I’m going to simplify this for myself and hopefully anyone reading the blog:  Laziness by its very nature is neglectful of what is vital.  For the sake of pleasure, the necessities of life are ignored just so that all the fun can go on.  Solomon made his case earlier about everything having a time which means he’s continuing that theme here.  There is a time to dance and celebrate but not everyday.  There is a time to feast and get a good buzz on but not when justice or the house is sagging.  We must be aware of our immediate world for the sake of not only function but down time.  What I mean is we can’t really rest with a quiet mind if we know things haven’t been done up to snuff.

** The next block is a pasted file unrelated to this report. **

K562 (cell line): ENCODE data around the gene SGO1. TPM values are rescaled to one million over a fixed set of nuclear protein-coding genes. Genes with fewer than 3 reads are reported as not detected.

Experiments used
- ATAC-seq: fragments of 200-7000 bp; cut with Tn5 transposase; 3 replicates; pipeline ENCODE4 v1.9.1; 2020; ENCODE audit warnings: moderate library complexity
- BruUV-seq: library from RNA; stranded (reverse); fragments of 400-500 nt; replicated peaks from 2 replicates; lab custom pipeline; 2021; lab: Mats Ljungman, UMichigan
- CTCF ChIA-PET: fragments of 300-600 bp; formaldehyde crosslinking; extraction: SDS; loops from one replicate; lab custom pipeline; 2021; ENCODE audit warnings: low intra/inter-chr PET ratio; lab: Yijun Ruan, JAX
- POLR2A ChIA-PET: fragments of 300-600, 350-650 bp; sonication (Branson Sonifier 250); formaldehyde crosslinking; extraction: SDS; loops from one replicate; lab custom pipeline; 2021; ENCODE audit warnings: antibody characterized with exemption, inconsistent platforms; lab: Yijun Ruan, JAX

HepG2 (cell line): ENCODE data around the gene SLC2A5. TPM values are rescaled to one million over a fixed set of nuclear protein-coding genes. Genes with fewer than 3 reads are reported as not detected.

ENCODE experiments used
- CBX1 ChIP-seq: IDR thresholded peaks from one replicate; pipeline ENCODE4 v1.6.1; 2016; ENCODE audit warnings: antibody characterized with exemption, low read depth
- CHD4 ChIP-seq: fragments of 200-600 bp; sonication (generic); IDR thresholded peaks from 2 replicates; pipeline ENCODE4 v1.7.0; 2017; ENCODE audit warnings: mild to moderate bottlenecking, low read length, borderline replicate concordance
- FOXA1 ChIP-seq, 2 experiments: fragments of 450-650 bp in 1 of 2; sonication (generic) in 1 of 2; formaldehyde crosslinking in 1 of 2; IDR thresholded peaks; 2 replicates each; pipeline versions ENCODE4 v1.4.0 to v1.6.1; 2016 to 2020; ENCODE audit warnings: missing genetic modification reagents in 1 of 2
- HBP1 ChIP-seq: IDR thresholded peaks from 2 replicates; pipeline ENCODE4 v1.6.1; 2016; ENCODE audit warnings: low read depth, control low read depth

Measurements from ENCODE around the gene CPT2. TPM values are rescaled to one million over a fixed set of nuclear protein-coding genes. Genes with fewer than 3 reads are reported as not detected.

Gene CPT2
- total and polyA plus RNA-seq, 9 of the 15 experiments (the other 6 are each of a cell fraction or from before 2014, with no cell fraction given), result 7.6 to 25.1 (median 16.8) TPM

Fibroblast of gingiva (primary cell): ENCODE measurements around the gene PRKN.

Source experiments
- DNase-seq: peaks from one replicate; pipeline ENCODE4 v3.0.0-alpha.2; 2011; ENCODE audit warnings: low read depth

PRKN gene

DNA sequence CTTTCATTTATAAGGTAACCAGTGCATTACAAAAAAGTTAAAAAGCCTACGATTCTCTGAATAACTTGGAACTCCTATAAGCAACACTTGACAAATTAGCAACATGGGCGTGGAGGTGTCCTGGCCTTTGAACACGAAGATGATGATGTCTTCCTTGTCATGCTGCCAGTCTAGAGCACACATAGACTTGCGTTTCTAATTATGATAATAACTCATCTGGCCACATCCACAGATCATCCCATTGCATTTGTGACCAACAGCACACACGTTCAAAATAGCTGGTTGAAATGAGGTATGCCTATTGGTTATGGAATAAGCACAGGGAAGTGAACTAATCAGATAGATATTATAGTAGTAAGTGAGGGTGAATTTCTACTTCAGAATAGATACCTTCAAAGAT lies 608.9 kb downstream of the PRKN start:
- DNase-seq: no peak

At the same time, even the Law designates breaks starting weekly with the seventh day off and ending in several feasts per year which act as vacations within a holy context.  I believe we can learn something from the Mosaic Law in this regard.  Since most people who practice legalism seem to find the law so attractive as proof of their specific slant on life, it would stand to reason that these same people would find these truths as well.  But they don’t.  Instead they focus on nothing but the performance of rituals with almost a determined blind eye for the things of grace, mercy and justice found there as well.  The legalistic approach then sets off reactions in some of their more sensitive members and these people become what I’m going to call legalistic for grace.  The hardliners of the Law become the permissive “liberals” of the message of Christ.  Boundaries almost become taboo while remaining important in some ephemeral state.  And while it appears these people are on opposite sides, they accomplish the same thing:  namely defeating the whole life God designed and intended for us.  Unfortunately for the grace side they become “legalistic” about grace—or their reactive interpretation of it.